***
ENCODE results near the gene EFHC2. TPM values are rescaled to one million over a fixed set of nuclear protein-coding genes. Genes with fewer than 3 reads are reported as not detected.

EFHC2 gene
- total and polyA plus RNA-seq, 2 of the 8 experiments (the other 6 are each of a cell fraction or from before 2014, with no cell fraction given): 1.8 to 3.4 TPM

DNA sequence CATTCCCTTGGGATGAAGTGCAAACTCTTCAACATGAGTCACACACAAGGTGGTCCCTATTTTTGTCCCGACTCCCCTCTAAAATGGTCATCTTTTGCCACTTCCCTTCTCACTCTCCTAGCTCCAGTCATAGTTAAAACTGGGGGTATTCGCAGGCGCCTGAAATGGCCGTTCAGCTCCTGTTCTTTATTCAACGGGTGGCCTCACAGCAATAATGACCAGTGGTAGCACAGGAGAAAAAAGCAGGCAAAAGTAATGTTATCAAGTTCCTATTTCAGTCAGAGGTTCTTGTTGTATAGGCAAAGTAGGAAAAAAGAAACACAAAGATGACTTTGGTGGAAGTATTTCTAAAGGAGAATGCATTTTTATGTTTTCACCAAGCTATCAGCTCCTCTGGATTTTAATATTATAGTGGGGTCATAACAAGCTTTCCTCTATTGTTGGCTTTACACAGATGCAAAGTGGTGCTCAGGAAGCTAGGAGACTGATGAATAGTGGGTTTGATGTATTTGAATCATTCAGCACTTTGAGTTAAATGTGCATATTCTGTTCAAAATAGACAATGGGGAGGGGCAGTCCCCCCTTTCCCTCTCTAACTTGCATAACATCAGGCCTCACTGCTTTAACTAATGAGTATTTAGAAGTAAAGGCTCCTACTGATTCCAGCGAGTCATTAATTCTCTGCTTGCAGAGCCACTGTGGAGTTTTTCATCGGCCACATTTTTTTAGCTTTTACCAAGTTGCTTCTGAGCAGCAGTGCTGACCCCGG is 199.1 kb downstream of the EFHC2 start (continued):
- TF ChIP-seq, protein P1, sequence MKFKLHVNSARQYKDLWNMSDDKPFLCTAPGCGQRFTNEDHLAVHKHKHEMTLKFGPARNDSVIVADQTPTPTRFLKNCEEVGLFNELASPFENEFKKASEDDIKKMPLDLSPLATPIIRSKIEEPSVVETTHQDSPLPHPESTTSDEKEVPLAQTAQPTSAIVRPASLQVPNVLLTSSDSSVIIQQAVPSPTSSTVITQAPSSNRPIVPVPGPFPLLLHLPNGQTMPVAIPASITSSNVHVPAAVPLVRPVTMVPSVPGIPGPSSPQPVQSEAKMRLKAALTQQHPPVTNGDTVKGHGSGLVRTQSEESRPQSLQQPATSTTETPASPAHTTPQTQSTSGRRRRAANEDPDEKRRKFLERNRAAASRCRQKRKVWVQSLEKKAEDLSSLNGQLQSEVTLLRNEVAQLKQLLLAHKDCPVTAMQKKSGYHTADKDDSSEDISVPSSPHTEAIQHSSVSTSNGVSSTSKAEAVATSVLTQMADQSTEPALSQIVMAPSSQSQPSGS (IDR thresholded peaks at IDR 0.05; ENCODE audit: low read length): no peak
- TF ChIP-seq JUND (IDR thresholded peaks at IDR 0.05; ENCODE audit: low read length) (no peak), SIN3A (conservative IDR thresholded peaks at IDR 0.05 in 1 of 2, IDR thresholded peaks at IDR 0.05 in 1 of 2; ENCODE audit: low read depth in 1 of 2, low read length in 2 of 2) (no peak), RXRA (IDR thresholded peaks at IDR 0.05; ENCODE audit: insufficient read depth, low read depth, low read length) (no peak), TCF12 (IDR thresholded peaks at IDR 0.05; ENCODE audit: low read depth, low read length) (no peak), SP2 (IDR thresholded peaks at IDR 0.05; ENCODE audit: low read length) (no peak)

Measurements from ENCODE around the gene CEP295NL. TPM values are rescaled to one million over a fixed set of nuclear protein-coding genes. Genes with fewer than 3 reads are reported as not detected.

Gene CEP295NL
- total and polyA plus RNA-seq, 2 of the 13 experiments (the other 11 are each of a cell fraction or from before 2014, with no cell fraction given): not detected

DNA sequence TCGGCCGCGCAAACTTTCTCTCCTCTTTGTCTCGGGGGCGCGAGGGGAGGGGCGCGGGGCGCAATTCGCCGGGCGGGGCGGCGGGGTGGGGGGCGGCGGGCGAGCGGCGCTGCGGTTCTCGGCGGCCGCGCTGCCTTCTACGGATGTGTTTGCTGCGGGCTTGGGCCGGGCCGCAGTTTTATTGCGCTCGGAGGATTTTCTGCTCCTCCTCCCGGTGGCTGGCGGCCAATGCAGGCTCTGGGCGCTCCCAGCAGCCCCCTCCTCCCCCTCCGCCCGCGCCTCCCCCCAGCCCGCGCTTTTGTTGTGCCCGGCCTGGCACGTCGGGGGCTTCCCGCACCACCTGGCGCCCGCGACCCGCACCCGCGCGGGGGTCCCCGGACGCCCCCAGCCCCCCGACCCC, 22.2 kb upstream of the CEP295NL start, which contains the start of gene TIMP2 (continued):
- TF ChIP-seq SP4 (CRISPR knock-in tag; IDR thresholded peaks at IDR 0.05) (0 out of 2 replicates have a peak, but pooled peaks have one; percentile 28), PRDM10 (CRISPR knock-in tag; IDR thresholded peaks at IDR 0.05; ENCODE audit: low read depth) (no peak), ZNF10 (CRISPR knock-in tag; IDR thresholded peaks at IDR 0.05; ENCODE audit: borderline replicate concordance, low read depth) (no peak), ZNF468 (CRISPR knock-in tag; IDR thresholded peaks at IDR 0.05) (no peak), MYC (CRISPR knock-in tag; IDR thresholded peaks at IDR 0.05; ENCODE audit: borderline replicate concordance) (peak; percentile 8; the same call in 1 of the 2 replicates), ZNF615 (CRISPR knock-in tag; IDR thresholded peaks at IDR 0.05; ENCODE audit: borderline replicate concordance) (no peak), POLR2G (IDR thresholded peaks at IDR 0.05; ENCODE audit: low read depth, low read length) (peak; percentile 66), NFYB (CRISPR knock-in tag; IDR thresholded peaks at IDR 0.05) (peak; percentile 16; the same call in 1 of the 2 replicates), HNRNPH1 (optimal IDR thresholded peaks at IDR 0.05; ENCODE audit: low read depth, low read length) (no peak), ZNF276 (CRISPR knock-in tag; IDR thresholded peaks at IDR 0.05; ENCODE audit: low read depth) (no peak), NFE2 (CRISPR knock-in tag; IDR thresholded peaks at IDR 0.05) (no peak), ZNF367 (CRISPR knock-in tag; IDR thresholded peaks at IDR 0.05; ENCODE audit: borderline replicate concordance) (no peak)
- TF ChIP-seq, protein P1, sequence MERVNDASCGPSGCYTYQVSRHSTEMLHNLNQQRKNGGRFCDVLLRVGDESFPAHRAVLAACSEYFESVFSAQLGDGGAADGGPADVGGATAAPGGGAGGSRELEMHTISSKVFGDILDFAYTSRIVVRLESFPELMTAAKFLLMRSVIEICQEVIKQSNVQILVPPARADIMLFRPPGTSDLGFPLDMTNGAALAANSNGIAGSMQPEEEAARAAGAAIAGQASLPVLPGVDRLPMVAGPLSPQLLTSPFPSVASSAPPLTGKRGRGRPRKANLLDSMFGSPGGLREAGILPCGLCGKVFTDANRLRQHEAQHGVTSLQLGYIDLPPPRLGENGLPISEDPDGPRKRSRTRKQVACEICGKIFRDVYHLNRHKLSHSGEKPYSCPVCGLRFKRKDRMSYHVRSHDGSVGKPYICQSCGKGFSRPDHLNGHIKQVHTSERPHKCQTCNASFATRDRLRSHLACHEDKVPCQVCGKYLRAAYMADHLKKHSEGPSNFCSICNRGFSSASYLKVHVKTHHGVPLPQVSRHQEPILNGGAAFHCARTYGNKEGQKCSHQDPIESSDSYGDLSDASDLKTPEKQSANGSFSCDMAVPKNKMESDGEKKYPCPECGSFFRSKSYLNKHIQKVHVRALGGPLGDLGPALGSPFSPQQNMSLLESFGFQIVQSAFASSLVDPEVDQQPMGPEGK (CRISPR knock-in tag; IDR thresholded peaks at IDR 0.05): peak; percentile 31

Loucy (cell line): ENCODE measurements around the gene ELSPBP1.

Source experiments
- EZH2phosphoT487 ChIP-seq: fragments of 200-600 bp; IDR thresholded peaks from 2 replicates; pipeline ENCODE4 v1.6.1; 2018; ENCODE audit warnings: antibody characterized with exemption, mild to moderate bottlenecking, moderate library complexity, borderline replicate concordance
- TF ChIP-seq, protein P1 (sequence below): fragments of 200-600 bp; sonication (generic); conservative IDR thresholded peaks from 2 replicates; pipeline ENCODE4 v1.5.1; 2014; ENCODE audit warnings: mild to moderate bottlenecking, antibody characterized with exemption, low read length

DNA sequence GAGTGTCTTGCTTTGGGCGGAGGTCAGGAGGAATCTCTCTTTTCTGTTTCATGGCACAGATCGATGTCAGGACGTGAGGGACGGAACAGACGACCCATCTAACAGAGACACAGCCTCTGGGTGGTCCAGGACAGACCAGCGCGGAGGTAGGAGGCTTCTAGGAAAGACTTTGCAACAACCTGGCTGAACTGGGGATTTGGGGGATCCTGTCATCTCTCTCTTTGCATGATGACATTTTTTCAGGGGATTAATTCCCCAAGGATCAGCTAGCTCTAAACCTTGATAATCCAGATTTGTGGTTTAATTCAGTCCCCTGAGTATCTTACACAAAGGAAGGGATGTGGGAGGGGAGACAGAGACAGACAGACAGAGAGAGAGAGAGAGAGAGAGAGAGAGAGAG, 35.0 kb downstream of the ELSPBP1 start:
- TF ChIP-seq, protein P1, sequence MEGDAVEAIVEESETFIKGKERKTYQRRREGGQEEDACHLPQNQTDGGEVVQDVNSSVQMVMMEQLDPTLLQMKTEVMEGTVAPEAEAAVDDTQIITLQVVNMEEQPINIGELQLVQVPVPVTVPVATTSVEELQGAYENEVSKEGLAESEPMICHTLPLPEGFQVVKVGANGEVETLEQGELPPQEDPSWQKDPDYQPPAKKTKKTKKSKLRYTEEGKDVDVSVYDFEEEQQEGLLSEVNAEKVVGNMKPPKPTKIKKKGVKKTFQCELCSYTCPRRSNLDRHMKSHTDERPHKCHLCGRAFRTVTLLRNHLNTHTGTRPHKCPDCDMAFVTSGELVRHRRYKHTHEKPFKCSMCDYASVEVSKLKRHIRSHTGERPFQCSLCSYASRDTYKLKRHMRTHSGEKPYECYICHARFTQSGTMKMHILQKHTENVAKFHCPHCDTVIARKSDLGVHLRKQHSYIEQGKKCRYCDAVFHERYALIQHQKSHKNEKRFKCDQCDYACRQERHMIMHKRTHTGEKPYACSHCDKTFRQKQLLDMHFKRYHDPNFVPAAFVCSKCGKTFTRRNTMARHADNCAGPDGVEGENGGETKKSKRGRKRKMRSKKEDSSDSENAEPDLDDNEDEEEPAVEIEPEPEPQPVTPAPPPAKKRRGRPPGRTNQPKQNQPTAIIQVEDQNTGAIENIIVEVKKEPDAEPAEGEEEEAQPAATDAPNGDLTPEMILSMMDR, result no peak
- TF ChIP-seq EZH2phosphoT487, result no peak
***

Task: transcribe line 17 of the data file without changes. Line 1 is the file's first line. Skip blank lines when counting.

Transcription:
DNA sequence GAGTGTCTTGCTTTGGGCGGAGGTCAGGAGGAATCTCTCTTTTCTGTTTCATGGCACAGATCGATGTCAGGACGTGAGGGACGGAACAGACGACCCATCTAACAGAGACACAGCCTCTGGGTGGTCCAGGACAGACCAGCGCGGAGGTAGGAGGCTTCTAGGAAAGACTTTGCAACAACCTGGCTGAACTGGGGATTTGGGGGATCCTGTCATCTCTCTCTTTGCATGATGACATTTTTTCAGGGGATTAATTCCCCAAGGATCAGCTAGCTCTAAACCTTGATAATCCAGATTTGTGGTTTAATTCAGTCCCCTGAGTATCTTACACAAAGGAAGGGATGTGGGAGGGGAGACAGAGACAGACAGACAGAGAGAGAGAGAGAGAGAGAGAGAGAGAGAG, 35.0 kb downstream of the ELSPBP1 start: